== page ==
("Daniel A. Levy" )

From:    "Daniel A. Levy"  <dlevyisi(at)NETVISION.NET.IL>
Date:    Sat, 4 May 2002 21:28:45 +0200

Honorable List, In the course of writing up an electrophysiological (ERP) study of pre-phonetic processing specificity for human voice stimuli, I have been considering the argument that the existence of dedicated areas or systems for face or voice processing yielding speeded or more accurate analysis of those perceptual objects is adaptive. I would like to know whether it has been found that in non-human animals, aside from differences in general perceptual abilities in any given sensory modality, that there is specialization for particular perceptual objects that are attributed to the adaptive significance of those objects in the animal's environment. What I have already read and heard about are phenomena such as specialization for species-specific vocalizations, or face processing in primates - these phenomena are rather along the same lines as face or voice processing in humans. There are of course, specializations for the production of sound, such as bird song. But are there cases of e.g. animal brain areas/systems specialized for predator or prey sound perception, or bird brain areas for visual insect identification? Innate specialization or plasticity resulting from acquired expertise would both be interesting. Thank you, Daniel - - - - - - - - - - - - - - - - - - - - Daniel A. Levy Cognitive Electrophysiology Laboratory Department of Psychology The Hebrew University of Jerusalem Mt. Scopus, Jerusalem 91905 ISRAEL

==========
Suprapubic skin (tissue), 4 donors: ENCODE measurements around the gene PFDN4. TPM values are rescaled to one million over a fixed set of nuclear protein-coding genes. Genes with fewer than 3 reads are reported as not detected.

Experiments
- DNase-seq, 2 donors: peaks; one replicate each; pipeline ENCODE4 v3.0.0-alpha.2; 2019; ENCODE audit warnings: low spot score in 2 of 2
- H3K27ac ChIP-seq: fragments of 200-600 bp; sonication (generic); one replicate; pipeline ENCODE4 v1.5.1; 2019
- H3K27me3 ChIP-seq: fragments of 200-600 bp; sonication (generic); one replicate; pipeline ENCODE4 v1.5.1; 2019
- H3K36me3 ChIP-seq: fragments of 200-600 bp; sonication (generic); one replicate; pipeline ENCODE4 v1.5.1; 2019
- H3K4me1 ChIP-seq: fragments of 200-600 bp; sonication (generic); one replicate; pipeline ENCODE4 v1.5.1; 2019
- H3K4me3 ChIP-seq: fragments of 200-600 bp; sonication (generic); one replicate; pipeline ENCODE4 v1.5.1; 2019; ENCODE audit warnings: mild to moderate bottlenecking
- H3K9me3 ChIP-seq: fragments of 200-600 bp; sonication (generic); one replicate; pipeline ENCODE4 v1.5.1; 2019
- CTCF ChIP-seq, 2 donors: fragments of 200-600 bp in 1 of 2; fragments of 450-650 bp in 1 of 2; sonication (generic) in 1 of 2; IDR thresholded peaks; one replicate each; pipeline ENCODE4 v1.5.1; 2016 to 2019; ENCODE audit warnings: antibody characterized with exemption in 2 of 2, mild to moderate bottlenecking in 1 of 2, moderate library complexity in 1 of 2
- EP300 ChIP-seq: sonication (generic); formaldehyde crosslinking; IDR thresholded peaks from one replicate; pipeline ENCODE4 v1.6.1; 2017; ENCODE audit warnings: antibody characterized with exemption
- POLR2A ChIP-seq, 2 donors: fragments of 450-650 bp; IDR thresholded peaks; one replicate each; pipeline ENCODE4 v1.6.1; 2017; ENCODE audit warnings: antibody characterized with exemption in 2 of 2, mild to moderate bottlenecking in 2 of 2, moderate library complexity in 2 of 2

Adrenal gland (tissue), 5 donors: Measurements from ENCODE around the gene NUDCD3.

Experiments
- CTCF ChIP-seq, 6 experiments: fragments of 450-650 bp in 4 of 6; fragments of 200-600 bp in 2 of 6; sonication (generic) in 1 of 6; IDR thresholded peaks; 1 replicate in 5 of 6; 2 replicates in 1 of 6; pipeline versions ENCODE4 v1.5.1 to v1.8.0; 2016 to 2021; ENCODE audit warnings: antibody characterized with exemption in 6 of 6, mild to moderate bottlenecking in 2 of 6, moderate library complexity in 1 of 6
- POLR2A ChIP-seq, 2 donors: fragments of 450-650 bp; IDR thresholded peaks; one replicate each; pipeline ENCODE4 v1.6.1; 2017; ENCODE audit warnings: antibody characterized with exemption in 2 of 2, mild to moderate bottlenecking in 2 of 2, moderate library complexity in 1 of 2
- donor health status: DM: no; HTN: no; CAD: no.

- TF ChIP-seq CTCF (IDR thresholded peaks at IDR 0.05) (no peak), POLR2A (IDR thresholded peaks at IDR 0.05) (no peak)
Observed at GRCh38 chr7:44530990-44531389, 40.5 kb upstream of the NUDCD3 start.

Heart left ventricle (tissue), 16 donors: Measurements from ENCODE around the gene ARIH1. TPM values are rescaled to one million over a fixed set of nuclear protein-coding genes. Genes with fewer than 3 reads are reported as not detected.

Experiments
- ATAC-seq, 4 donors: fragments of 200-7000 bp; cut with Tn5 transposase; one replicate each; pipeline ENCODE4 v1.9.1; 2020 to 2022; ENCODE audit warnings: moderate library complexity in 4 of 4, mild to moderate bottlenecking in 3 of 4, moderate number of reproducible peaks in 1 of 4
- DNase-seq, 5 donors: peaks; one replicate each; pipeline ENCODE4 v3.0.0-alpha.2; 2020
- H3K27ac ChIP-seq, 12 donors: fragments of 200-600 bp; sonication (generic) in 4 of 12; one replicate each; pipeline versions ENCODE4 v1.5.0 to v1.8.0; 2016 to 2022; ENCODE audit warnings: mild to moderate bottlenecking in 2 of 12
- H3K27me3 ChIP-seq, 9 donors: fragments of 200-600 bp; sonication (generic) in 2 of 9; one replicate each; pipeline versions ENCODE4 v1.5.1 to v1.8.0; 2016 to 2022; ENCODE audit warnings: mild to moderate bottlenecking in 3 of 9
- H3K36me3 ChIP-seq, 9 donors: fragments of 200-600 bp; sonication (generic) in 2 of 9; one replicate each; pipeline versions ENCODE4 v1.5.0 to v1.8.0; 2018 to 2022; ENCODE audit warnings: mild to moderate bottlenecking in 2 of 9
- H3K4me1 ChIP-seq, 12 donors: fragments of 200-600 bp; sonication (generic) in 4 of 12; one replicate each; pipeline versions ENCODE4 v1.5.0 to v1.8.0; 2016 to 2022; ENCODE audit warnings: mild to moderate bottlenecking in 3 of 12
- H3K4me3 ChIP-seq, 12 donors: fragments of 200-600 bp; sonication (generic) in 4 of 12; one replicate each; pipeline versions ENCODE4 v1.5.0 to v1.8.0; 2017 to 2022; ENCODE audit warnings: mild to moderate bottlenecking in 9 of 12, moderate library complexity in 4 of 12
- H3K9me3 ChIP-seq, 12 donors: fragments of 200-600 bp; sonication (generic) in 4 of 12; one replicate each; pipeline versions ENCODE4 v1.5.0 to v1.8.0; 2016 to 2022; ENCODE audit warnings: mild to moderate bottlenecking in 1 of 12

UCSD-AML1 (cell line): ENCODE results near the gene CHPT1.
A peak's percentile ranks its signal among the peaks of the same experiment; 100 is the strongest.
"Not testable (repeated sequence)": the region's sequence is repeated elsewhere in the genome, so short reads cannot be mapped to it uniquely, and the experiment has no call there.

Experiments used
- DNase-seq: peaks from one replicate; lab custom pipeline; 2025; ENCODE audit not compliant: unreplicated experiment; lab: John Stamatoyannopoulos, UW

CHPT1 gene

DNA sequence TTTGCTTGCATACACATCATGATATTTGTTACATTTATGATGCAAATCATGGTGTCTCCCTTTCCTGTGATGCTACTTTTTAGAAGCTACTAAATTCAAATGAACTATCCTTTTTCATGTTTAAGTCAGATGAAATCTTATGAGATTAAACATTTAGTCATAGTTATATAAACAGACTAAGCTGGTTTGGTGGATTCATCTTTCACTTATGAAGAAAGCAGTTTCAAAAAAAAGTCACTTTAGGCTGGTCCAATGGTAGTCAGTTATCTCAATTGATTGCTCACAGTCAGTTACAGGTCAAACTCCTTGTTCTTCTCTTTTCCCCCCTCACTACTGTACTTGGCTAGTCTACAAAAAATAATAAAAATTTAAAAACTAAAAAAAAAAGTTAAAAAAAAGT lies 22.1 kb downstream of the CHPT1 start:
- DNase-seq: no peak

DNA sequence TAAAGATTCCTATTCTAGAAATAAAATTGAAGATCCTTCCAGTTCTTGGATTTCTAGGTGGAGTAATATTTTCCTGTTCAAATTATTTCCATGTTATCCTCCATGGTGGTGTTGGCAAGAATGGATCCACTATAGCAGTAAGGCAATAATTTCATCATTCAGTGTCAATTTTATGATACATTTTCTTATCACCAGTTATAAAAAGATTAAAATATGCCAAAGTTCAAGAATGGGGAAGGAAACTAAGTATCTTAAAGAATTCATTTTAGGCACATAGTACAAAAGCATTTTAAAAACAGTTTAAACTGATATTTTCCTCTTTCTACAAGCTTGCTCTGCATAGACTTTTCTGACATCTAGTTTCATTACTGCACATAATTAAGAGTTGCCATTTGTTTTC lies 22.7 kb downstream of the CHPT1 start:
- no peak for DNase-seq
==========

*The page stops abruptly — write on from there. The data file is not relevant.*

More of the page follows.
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DAn Ellis <dpwe@ee.columbia.edu>
Electrical Engineering Dept., Columbia University